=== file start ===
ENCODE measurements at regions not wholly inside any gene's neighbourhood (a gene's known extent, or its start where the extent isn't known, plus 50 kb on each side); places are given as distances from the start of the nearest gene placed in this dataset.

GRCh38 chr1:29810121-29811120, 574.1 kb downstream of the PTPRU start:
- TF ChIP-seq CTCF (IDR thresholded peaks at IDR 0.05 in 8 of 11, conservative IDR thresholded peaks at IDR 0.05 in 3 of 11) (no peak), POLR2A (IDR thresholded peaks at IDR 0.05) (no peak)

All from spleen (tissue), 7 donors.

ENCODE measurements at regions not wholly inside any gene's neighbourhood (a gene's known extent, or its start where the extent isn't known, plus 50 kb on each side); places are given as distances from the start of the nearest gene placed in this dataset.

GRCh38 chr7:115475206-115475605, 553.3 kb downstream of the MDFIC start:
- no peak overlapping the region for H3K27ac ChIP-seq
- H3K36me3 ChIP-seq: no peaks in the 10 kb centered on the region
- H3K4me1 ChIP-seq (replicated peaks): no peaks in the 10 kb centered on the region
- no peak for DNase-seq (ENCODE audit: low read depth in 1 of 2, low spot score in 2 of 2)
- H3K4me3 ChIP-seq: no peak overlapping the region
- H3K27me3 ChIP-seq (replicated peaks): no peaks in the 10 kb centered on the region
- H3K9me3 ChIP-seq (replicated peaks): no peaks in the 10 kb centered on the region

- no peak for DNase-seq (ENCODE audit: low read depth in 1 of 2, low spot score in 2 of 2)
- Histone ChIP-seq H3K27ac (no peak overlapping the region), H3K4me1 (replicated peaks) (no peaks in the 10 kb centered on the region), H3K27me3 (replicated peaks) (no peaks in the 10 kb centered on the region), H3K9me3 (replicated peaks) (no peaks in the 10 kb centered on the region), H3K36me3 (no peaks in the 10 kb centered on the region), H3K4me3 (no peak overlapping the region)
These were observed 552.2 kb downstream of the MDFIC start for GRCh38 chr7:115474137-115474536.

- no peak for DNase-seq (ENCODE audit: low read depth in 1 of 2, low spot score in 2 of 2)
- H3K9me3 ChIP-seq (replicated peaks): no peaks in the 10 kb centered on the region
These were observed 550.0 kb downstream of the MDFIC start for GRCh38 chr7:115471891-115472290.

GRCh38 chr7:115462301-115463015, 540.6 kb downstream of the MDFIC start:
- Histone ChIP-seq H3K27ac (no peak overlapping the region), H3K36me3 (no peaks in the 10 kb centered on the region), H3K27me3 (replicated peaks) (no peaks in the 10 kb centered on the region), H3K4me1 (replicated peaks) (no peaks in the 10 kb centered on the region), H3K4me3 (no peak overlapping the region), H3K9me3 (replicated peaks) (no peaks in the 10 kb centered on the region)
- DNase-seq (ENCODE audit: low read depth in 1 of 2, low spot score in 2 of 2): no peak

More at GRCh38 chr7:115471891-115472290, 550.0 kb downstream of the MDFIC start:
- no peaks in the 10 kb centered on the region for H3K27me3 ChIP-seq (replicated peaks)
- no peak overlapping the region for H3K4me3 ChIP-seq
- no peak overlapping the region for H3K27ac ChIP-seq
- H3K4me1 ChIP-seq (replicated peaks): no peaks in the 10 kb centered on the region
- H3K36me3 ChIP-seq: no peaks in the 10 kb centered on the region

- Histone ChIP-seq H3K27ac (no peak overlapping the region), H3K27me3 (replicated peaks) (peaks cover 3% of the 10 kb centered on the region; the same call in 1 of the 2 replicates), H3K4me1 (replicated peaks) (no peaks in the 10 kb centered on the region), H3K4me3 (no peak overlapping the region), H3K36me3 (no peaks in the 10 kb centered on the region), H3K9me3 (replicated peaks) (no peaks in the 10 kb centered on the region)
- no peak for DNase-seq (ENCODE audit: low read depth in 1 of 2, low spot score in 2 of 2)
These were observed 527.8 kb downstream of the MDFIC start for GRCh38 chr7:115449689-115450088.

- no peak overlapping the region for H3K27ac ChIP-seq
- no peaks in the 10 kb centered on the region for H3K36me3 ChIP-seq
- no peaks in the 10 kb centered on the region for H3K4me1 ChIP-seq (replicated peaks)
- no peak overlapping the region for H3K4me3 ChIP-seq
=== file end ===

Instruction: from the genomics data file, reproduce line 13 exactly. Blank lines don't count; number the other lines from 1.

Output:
- H3K9me3 ChIP-seq (replicated peaks): no peaks in the 10 kb centered on the region